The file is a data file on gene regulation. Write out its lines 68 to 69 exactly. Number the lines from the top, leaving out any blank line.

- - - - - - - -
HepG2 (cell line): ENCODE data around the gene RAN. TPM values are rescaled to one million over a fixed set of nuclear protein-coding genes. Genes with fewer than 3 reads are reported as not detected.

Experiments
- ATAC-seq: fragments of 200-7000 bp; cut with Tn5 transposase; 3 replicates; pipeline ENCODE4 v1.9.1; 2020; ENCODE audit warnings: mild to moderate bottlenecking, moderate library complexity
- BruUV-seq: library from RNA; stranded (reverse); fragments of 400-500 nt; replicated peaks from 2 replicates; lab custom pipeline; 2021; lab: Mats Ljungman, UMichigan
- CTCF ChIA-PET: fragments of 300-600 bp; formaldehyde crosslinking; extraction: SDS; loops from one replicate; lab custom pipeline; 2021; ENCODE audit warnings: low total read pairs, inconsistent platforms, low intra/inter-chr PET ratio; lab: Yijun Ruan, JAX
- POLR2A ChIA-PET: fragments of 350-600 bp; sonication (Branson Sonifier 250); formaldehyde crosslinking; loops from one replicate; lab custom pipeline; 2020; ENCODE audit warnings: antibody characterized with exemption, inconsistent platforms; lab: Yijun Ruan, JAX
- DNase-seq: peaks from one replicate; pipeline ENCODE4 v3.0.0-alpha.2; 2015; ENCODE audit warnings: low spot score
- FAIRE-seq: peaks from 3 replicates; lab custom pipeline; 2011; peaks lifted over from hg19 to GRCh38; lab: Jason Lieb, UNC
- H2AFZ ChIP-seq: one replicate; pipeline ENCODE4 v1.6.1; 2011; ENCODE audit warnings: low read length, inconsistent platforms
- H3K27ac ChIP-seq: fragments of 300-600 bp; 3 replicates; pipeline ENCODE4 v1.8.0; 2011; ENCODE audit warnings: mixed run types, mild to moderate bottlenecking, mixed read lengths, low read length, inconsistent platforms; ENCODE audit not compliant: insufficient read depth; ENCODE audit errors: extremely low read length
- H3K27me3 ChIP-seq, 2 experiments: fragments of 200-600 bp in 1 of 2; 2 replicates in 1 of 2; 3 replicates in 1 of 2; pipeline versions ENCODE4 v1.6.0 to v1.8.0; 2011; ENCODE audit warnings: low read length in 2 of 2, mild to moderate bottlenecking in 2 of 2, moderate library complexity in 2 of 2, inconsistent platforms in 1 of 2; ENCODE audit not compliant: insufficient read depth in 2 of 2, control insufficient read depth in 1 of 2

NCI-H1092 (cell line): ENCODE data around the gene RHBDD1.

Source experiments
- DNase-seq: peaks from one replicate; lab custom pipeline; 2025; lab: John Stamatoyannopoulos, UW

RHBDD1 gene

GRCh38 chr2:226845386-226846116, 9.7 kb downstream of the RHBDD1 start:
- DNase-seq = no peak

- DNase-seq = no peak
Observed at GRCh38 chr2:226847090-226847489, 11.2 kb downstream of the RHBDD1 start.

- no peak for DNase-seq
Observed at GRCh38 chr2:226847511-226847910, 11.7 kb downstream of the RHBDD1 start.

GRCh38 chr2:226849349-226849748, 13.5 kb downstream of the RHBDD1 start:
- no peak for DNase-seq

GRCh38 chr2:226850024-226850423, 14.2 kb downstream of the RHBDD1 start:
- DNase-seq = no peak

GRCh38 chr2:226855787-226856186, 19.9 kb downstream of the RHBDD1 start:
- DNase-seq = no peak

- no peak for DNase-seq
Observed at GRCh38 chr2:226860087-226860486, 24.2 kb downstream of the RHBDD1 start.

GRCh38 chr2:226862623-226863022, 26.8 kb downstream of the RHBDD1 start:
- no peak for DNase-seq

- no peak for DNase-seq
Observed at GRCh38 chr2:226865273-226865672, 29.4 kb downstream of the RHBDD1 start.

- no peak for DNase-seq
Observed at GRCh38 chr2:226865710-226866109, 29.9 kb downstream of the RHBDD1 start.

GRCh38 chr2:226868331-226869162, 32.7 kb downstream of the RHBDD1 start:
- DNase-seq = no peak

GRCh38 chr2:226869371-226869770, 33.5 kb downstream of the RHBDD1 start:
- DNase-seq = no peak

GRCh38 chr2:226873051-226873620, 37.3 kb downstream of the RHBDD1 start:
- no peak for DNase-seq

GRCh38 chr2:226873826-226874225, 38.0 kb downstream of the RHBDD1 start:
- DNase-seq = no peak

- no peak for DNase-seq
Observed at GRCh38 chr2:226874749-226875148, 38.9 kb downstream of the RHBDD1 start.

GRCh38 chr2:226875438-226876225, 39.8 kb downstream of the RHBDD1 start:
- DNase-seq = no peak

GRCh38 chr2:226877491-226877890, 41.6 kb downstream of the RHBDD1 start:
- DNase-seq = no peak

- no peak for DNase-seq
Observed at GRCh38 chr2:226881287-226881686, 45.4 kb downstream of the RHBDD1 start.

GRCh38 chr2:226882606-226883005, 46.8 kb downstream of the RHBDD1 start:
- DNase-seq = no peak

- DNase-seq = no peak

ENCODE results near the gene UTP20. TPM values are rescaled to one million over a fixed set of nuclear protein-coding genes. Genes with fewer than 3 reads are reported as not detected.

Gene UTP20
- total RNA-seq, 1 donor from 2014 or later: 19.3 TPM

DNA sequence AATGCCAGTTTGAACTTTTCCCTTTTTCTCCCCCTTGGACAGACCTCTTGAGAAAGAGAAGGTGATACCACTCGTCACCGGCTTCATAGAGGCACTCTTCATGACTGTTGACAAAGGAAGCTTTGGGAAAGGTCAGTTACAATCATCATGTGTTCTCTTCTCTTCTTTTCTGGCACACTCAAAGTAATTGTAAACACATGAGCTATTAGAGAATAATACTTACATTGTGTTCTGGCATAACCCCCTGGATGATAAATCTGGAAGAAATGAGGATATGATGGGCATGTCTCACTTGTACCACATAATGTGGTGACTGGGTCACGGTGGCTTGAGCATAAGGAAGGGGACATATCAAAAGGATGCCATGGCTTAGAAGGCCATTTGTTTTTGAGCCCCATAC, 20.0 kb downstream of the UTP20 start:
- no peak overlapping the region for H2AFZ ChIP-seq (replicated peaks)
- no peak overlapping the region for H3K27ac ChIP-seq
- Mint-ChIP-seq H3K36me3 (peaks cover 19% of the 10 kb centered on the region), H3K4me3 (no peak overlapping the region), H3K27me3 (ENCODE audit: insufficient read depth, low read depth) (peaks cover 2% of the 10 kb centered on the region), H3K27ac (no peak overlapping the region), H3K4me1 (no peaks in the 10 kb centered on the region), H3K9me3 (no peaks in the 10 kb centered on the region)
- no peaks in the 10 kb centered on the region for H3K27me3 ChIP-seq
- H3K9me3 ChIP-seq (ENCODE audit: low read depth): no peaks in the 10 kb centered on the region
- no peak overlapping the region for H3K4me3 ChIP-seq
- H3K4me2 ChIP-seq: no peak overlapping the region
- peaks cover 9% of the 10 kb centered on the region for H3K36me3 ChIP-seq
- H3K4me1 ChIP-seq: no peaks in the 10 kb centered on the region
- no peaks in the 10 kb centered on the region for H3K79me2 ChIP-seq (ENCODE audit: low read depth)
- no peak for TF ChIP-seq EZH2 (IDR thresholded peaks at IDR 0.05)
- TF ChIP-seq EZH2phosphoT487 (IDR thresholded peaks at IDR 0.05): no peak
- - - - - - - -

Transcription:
- no peaks in the 10 kb centered on the region for H3K79me2 ChIP-seq (ENCODE audit: low read depth)
- no peak for TF ChIP-seq EZH2 (IDR thresholded peaks at IDR 0.05)